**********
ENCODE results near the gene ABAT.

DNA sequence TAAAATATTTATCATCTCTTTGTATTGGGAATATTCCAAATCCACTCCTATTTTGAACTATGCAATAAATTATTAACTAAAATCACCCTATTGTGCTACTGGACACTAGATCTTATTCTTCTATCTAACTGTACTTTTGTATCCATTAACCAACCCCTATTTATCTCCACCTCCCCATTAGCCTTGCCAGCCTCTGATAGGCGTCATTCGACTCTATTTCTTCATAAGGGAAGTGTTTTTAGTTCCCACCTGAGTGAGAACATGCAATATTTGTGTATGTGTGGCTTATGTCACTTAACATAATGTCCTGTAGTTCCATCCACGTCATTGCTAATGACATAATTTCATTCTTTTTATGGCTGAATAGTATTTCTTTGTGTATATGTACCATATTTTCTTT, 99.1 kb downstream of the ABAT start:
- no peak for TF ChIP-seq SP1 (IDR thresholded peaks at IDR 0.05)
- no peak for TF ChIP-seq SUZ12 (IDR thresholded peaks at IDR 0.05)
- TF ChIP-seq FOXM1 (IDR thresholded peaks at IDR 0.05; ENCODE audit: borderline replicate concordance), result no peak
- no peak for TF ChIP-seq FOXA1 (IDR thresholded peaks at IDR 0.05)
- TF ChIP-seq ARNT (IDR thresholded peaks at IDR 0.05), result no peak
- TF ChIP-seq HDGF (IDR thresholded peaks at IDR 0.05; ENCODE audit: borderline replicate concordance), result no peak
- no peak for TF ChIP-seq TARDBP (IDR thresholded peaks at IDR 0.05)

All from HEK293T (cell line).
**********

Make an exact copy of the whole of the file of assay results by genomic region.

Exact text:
ENCODE results near the gene ABAT.

DNA sequence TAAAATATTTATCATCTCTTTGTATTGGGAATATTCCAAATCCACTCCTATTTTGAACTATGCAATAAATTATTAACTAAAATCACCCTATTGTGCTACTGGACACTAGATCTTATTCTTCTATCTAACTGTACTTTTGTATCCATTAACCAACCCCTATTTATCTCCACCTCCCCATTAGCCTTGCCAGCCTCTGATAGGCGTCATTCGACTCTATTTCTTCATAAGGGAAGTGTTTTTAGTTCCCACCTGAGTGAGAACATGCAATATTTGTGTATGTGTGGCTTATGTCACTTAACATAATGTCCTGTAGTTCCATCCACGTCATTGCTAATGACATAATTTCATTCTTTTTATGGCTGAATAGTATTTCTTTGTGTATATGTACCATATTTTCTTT, 99.1 kb downstream of the ABAT start:
- no peak for TF ChIP-seq SP1 (IDR thresholded peaks at IDR 0.05)
- no peak for TF ChIP-seq SUZ12 (IDR thresholded peaks at IDR 0.05)
- TF ChIP-seq FOXM1 (IDR thresholded peaks at IDR 0.05; ENCODE audit: borderline replicate concordance), result no peak
- no peak for TF ChIP-seq FOXA1 (IDR thresholded peaks at IDR 0.05)
- TF ChIP-seq ARNT (IDR thresholded peaks at IDR 0.05), result no peak
- TF ChIP-seq HDGF (IDR thresholded peaks at IDR 0.05; ENCODE audit: borderline replicate concordance), result no peak
- no peak for TF ChIP-seq TARDBP (IDR thresholded peaks at IDR 0.05)

All from HEK293T (cell line).